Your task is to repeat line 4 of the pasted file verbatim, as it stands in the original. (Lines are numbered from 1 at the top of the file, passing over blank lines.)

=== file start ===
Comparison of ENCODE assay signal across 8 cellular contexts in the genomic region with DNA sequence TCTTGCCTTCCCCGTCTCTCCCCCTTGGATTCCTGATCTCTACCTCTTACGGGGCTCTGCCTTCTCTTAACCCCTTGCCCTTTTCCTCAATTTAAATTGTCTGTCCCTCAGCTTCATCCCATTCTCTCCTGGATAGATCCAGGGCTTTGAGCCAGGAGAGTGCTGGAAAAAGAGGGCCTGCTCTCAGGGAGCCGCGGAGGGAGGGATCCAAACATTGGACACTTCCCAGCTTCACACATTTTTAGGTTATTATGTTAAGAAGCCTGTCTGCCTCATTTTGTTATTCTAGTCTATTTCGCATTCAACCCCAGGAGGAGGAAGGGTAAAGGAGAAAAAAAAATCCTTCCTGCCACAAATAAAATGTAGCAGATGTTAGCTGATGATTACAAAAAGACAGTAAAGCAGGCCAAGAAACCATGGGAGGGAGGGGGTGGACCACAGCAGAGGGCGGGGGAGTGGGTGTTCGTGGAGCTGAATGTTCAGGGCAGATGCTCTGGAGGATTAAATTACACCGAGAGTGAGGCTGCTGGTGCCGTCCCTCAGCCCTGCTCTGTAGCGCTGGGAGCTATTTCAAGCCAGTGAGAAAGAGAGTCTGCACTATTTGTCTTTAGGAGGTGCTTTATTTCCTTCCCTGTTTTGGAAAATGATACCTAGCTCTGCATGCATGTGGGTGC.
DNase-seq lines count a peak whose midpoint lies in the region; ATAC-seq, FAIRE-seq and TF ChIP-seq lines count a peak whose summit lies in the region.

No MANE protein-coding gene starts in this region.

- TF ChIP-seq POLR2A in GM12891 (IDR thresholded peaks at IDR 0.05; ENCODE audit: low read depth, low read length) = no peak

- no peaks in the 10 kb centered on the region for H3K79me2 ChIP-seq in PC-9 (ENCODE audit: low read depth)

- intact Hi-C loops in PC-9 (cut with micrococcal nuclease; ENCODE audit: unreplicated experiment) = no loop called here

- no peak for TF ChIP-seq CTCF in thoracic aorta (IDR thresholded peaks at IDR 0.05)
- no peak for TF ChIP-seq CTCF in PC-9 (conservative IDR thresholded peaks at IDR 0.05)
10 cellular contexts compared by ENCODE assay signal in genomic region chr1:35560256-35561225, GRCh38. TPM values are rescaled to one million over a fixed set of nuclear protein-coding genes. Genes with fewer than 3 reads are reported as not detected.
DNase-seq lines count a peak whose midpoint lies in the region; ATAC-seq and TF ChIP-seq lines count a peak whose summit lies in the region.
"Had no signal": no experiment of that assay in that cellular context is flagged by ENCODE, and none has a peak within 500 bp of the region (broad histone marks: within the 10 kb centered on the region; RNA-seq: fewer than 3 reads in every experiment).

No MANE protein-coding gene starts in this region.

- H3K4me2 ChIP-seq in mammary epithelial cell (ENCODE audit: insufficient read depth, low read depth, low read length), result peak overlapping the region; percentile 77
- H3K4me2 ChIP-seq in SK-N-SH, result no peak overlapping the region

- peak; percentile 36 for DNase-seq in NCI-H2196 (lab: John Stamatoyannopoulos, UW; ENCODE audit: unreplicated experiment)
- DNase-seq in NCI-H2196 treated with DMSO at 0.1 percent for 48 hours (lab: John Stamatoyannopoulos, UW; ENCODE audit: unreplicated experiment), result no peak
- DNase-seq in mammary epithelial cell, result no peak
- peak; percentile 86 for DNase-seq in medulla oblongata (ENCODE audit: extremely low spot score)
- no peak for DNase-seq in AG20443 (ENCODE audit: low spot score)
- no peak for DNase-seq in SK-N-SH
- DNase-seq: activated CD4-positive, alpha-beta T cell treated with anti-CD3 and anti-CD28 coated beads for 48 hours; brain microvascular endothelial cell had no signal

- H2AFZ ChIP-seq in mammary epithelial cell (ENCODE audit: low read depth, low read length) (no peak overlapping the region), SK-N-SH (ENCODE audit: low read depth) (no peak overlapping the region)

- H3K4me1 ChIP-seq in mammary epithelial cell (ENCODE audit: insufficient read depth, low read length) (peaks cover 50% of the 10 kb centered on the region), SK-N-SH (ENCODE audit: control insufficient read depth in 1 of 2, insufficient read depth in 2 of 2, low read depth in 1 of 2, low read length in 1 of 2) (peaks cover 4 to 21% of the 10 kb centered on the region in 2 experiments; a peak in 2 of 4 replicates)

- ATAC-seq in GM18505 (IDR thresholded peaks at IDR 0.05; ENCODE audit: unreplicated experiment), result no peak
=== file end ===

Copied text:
- TF ChIP-seq POLR2A in GM12891 (IDR thresholded peaks at IDR 0.05; ENCODE audit: low read depth, low read length) = no peak